- A legal description of the property (lot, block and subdivision name, aliquot party description, or deed recording information)
- The exact purpose of the survey
- A copy of title search or title insurance
- A copy of plats or plans showing boundaries
- All information regarding disputes over corners or boundaries
- All information you may have about the location of you lines or corners
- Provide the surveyor with as much information as you can about your corners, boundaries, or past surveys, even though you may believe that the information might adversely affect your holdings, it is important to understand that although you may really only want your own boundaries surveyed, the surveyor is also determining the boundary of the adjoining land, and must be impartial in the location of these boundaries. Frequently more time is spent verifying the point of beginning than is spent in laying out the property corners.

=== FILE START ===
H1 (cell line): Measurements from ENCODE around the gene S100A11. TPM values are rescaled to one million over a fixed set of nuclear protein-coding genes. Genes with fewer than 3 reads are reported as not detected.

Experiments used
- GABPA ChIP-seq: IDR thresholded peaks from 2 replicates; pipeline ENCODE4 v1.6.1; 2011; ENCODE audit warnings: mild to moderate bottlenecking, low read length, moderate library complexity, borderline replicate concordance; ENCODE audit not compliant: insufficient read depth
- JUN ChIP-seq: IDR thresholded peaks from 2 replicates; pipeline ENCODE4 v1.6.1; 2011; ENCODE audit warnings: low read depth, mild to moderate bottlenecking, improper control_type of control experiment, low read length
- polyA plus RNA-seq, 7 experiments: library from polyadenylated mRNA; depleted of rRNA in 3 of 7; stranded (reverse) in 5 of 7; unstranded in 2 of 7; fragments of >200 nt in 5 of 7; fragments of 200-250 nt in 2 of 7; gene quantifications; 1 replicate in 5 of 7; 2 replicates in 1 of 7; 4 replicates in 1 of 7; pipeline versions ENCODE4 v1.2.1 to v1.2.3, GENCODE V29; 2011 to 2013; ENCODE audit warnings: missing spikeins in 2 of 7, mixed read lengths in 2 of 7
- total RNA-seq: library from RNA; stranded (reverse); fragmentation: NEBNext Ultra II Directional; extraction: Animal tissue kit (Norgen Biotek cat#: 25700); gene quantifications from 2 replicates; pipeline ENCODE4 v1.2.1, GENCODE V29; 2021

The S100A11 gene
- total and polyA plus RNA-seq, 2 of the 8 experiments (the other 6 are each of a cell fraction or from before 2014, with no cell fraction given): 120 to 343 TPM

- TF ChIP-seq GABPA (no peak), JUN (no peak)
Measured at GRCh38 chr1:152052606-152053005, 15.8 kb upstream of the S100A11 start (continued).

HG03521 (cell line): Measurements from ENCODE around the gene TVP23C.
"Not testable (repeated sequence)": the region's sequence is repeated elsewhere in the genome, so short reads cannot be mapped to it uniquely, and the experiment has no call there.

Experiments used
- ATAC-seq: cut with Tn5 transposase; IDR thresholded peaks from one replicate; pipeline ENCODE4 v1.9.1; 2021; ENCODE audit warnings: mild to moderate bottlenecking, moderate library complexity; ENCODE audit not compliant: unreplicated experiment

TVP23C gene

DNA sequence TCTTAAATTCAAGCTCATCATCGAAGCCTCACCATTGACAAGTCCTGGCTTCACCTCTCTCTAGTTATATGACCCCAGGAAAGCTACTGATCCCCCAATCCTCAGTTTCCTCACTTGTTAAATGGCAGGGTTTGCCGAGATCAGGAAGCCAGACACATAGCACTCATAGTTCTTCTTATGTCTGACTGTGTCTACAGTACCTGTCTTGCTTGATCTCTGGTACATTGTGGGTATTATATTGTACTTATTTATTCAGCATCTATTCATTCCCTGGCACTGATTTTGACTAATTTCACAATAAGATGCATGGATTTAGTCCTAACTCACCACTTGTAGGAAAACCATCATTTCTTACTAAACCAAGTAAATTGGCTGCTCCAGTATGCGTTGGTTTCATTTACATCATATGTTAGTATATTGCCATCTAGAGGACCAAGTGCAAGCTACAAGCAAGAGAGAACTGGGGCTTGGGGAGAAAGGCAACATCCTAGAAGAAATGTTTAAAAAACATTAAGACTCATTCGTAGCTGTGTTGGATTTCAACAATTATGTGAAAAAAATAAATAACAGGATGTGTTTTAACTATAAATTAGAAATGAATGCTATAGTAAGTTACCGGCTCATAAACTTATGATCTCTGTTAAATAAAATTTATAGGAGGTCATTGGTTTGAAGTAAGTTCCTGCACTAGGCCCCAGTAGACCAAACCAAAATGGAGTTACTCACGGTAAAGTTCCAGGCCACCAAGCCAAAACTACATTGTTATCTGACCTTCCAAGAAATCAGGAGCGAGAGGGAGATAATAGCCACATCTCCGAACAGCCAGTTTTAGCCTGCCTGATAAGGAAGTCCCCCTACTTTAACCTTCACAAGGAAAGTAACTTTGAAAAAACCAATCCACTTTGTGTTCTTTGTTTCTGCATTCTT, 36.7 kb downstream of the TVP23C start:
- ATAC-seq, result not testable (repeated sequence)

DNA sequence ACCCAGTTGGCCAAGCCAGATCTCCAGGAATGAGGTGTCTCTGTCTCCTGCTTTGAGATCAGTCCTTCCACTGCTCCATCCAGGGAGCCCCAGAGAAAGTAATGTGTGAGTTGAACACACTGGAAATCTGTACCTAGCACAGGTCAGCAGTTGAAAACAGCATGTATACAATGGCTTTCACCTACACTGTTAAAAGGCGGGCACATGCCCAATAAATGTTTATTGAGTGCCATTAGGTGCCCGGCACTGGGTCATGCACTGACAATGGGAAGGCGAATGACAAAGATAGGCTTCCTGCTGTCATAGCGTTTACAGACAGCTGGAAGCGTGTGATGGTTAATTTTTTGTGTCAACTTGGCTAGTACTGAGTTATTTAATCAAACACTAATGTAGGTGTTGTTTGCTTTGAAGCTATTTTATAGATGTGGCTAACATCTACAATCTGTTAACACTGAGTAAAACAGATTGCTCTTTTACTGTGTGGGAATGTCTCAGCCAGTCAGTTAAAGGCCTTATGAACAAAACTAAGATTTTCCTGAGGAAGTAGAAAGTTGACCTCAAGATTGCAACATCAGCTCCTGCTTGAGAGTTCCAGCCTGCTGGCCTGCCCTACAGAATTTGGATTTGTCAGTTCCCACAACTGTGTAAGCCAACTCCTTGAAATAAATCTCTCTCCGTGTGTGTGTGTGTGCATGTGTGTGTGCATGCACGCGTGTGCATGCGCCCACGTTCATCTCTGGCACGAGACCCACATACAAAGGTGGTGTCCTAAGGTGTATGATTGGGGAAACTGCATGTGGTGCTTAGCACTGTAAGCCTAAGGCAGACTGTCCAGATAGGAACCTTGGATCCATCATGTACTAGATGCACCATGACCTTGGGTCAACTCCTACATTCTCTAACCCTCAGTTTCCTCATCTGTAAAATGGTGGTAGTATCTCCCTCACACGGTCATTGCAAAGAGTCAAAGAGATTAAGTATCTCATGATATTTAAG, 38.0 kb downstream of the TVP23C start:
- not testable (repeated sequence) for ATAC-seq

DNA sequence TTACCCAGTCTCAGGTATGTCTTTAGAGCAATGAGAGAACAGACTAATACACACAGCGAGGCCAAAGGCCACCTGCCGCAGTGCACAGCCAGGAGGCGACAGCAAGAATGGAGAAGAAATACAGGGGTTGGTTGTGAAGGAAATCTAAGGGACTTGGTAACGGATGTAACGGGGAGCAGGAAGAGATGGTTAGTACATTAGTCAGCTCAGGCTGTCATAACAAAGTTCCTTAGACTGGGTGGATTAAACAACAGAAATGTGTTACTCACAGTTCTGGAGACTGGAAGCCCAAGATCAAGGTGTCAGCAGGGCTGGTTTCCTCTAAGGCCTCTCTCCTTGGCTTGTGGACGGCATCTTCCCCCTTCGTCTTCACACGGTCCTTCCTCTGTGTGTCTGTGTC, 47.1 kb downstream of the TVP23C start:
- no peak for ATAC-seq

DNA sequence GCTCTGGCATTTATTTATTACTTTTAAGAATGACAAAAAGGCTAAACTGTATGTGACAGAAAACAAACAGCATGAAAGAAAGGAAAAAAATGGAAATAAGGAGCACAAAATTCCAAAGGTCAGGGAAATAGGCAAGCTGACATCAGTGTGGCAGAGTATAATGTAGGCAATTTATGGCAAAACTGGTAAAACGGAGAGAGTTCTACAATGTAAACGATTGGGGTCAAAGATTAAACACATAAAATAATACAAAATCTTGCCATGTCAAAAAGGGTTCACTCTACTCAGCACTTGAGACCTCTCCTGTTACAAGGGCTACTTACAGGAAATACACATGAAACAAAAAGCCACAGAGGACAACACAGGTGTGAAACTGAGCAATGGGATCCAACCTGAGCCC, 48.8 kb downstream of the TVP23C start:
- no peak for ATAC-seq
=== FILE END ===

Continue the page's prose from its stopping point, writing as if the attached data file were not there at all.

What are the Types of Surveys?
Record of Survey or Boundary survey: A survey for the express purpose of locating the corners and boundary lines of a given parcel of land. This involves record and field research, measurements, and computations to establish boundary lines in conformance with Alaska state law. Easement lines may also be located, if requested, with this type of survey.
Construction Layout Survey: Survey Measurements made prior to or while construction is in progress to control elevation, horizontal position, dimensions, and configuration, i.e. stake out of line and grade for building, fences, and roads, etc.
Mortgage Location Survey, Plot Plan or As-Built Survey: A survey performed to obtain horizontal and or vertical dimension data so that a constructed facility may be delineated, i.e. foundation survey, or as-built of improvements. Specifically, an as-built survey is a survey to physically locate structures and improvements on a parcel of land, generally for mortgage purposes. This does not always include boundary monumentation.